There was outside the station a mini-obelisk which was illuminated by blue lighting, celebrating the end of the war-time blackout. That was the first time I can remember seeing any neon lights.
Two moths later the UK electorate rejected the party of the celebrated war leader Winston Churchill and installed a Labour government with a majority of 146.
That government set out to defeat the "five giants" William Beverage had identified: idleness, illness, ignorance, squalor and want. It promised a new society in which there was full employment, a health service free at the point of use, free education from primary to tertiary level, affordable housing, and a social security network for those who "fell by the wayside."
There was a vision of a "New Jerusalem." We had indeed been "all in it together" during the war and there was a sense that we could be all in it together during the peace. Justice, fairness and consideration for others would prevail.
Seventy years on, what on earth has happened to us?
We are now four or five times richer in real terms than we were then, and the government's public debt is minuscule by comparison. Yet, in spite of our universally educated electorate, we have believed a party that uses the excuse of an allegedly serious deficit to reduce the social security network; demonises the poor and disadvantaged; in health, education and housing, not to mention transport, public utilities (water, electricity and gas supplies), gives primacy of the profit motive over the needs of people, and will continue to organise our society so that the very rich will prosper at the expense of the rest.
Already the "media circus" has moved on and from seven o'clock this morning the chattering classes have switched to discuss the futures of Nick Clegg and Ed Miliband, and presumably by this afternoon the talk will be of whom Cameron will chose for his new cabinet.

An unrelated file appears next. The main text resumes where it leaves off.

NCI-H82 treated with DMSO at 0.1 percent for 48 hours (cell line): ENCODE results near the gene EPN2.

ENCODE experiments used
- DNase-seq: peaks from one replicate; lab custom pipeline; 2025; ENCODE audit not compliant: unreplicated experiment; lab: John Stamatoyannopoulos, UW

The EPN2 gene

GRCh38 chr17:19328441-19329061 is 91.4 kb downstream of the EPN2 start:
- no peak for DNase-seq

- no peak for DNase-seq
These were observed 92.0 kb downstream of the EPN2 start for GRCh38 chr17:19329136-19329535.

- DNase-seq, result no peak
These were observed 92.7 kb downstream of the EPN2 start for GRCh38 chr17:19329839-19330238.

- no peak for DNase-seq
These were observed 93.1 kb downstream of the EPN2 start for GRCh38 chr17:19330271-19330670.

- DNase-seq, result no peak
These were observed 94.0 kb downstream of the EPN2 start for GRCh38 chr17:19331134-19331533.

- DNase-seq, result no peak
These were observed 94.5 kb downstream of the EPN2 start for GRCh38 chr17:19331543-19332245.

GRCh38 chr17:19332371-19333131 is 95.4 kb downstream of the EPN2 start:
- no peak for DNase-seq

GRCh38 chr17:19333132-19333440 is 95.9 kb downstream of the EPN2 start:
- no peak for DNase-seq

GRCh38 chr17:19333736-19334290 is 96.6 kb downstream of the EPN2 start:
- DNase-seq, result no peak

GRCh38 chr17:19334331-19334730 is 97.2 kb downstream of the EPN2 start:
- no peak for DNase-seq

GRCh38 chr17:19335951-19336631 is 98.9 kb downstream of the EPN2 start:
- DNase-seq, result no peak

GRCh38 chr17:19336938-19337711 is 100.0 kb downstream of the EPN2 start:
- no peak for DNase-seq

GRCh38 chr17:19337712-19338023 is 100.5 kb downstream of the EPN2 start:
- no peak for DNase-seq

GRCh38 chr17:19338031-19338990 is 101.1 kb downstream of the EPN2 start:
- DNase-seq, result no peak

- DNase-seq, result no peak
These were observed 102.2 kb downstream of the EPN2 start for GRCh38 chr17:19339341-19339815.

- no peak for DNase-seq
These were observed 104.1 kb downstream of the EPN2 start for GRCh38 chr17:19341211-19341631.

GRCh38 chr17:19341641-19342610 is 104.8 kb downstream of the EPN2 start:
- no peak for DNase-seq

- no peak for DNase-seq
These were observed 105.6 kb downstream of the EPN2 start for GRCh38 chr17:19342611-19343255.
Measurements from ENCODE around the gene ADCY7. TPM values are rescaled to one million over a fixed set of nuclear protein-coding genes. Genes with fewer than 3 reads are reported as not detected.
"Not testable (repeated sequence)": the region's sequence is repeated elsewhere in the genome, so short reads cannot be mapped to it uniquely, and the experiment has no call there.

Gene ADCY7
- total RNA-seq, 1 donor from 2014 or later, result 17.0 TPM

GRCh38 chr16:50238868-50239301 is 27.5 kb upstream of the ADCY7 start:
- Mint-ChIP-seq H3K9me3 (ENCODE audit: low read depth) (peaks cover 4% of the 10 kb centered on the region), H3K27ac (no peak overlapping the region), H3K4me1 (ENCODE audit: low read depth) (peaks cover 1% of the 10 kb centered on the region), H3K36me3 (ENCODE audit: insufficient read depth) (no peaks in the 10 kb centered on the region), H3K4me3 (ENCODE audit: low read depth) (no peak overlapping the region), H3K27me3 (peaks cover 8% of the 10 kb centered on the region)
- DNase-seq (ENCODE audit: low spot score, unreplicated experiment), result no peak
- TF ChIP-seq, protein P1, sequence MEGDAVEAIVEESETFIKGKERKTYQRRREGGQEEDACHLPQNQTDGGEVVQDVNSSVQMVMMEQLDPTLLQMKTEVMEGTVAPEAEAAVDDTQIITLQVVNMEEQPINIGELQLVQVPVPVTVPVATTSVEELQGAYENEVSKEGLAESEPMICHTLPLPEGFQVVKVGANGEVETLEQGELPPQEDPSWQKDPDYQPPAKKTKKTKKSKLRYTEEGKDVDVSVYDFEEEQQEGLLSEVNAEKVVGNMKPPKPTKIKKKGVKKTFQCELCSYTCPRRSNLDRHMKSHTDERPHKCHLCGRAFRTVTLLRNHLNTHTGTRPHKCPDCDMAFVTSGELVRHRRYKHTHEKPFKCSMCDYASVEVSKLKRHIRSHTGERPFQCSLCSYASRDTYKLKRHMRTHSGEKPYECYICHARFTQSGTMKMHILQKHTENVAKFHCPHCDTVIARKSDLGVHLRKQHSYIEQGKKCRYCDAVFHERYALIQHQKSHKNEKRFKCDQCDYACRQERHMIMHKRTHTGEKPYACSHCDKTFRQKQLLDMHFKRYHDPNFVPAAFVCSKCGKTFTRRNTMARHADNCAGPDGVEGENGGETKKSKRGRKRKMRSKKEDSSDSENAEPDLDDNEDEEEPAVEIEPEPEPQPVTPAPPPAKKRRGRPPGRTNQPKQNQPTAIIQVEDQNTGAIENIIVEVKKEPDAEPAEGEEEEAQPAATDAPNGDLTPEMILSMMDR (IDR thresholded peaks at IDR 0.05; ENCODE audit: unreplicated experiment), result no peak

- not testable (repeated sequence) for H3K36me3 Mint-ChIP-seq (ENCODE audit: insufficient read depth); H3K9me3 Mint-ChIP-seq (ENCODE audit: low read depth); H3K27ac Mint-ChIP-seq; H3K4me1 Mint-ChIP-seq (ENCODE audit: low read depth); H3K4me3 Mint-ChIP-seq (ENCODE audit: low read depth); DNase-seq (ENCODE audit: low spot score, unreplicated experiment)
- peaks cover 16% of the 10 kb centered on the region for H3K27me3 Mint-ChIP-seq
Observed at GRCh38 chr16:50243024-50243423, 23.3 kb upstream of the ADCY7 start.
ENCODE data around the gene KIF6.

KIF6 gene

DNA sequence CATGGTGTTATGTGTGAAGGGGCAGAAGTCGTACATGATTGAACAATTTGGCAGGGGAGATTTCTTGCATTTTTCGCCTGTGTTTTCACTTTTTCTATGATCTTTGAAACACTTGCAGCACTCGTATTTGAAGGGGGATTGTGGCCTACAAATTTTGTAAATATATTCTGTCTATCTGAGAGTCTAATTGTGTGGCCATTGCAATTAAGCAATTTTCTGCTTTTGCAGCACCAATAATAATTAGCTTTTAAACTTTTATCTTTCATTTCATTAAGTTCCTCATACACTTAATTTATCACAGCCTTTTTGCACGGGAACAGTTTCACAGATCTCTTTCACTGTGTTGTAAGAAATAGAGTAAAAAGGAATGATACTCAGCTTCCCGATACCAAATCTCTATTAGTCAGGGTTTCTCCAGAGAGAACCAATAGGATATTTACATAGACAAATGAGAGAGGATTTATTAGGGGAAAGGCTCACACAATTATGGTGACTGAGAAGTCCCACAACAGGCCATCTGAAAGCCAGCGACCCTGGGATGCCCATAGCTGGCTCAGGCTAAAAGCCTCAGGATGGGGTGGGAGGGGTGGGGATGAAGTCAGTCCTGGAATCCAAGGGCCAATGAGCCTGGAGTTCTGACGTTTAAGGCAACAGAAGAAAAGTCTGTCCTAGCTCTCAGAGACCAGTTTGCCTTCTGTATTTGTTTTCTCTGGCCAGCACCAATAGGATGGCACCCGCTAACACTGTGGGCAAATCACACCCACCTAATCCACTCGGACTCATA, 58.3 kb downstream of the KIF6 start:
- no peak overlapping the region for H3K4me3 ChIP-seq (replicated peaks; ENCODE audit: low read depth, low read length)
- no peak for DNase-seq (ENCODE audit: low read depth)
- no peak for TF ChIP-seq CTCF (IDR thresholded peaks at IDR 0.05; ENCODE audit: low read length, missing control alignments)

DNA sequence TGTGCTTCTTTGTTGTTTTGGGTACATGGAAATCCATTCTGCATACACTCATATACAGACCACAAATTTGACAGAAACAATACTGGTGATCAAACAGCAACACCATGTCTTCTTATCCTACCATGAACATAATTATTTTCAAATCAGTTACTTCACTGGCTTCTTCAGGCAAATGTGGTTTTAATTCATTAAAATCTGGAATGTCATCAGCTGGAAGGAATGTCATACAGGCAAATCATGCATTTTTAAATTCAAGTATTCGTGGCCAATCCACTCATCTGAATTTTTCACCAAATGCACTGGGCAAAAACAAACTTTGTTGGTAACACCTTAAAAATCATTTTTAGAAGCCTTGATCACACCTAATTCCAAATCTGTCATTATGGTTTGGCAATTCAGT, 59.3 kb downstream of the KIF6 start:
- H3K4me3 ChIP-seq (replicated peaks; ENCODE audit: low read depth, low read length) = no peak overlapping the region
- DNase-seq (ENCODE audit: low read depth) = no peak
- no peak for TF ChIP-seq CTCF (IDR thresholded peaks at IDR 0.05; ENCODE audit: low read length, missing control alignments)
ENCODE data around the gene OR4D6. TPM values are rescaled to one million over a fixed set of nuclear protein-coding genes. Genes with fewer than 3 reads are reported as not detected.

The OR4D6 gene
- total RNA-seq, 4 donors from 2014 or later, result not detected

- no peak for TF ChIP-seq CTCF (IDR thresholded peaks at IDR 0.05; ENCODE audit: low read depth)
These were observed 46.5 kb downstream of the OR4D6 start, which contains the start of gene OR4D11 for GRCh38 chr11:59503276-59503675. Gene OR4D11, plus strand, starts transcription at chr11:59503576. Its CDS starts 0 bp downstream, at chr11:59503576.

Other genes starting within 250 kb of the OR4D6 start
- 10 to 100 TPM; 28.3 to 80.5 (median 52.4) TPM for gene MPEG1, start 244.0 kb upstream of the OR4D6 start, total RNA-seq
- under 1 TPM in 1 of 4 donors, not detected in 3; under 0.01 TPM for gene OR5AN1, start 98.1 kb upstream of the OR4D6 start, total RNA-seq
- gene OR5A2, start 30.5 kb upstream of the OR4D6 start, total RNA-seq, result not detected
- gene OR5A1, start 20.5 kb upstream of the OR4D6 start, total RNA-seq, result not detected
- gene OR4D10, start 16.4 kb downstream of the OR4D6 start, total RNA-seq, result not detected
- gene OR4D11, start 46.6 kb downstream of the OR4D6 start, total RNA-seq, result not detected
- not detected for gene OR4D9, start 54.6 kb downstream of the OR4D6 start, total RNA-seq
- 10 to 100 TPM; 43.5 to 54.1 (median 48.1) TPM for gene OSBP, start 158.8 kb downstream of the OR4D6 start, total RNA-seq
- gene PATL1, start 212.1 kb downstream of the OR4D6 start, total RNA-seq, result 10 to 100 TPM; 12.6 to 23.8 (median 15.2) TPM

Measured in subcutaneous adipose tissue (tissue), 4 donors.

We need to pause and consider how our highly educated electorate could be deceived by such a squalid election campaign dominated by lies, distortions and bribes, which failed to offer any alternative economic policy to continued austerity, and barely mentioned, vital issues such as climate change, prosperity without growth, taxation reform, banking reform, the unhealthy dominance of the City (George Monbiot has a good article on these), the distortions of our press largely owned by non-doms and tax exiles, and why the broad left put put up such a dismal counter-case.
These issues need attention while we batten down to endure another five years of our society in which "wealth accumulates and men* decay."
*Yes I know, women as well but it's a quotation from Goldsmith's "Deserted Village" written before we were properly sensitive about these things.
Wednesday, 6 May 2015
A recent Guardian leader cited a claim made by Keynes in 1926 that: "The political problem of mankind is to combine three things: economic efficiency, social justice and individual liberty."
Such clarity is a far cry from the silly squabbling and petty bribery of this election campaign.
On Economic Efficiency: Thanks to an astonishingly successful PR campaign the media have accepted the Tories' bizarre claim to economic competence. In fact they have failed on both their stated main objectives (to retain our AAA rating and eliminate the internal deficit within the one parliament), and the economy has certainly not been "rebalanced." In addition the external deficit (balance of payments) is a at a record high, productivity is alarmingly low, the much vaunted increase in employment is largely achieved through involuntary self-employment along with low paid, insecure, unskilled work, and the modest recovery after years of "flat lining" is already running out of steam. They can only be regarded as successful if their real aim is to roll back the welfare state (which I suspect it is.)